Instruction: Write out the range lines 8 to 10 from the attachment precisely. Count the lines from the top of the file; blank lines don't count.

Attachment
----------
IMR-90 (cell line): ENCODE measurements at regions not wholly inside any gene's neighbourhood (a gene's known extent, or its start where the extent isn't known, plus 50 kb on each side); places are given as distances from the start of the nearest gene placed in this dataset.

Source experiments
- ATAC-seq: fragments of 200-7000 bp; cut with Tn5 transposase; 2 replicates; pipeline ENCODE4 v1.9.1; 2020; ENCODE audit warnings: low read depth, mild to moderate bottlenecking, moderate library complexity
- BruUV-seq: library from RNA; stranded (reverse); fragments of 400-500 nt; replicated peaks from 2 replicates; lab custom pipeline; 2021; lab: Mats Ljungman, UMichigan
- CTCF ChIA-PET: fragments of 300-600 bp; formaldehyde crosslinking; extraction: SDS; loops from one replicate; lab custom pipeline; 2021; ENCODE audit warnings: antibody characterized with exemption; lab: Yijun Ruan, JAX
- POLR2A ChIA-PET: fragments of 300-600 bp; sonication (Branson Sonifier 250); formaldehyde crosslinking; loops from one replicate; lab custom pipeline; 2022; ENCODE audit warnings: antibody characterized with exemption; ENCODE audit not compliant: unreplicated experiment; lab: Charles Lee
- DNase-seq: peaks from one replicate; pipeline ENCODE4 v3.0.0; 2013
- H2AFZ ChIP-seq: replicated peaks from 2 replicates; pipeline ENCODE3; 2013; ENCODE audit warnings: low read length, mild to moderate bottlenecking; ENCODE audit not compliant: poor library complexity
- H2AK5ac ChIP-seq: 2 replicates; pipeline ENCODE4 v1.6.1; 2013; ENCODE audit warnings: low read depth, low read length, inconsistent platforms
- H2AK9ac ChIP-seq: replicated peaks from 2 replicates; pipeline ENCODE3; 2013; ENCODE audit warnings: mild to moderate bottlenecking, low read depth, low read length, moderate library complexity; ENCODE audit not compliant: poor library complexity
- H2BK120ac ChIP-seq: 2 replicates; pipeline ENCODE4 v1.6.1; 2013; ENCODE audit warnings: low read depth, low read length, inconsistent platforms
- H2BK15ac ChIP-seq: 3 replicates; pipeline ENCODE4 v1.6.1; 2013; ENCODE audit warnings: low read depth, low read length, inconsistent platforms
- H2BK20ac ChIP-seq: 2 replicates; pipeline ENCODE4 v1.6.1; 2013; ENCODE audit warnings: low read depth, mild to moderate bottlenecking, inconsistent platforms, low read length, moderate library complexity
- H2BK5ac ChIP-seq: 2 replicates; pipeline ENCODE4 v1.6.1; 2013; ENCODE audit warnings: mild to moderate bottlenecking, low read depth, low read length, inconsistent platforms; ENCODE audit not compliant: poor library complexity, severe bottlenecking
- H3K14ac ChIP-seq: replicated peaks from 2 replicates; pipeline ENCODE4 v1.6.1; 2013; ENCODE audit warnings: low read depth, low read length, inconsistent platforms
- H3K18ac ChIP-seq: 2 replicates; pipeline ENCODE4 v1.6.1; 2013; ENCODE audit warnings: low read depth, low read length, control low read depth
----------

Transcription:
- H2AFZ ChIP-seq: replicated peaks from 2 replicates; pipeline ENCODE3; 2013; ENCODE audit warnings: low read length, mild to moderate bottlenecking; ENCODE audit not compliant: poor library complexity
- H2AK5ac ChIP-seq: 2 replicates; pipeline ENCODE4 v1.6.1; 2013; ENCODE audit warnings: low read depth, low read length, inconsistent platforms
- H2AK9ac ChIP-seq: replicated peaks from 2 replicates; pipeline ENCODE3; 2013; ENCODE audit warnings: mild to moderate bottlenecking, low read depth, low read length, moderate library complexity; ENCODE audit not compliant: poor library complexity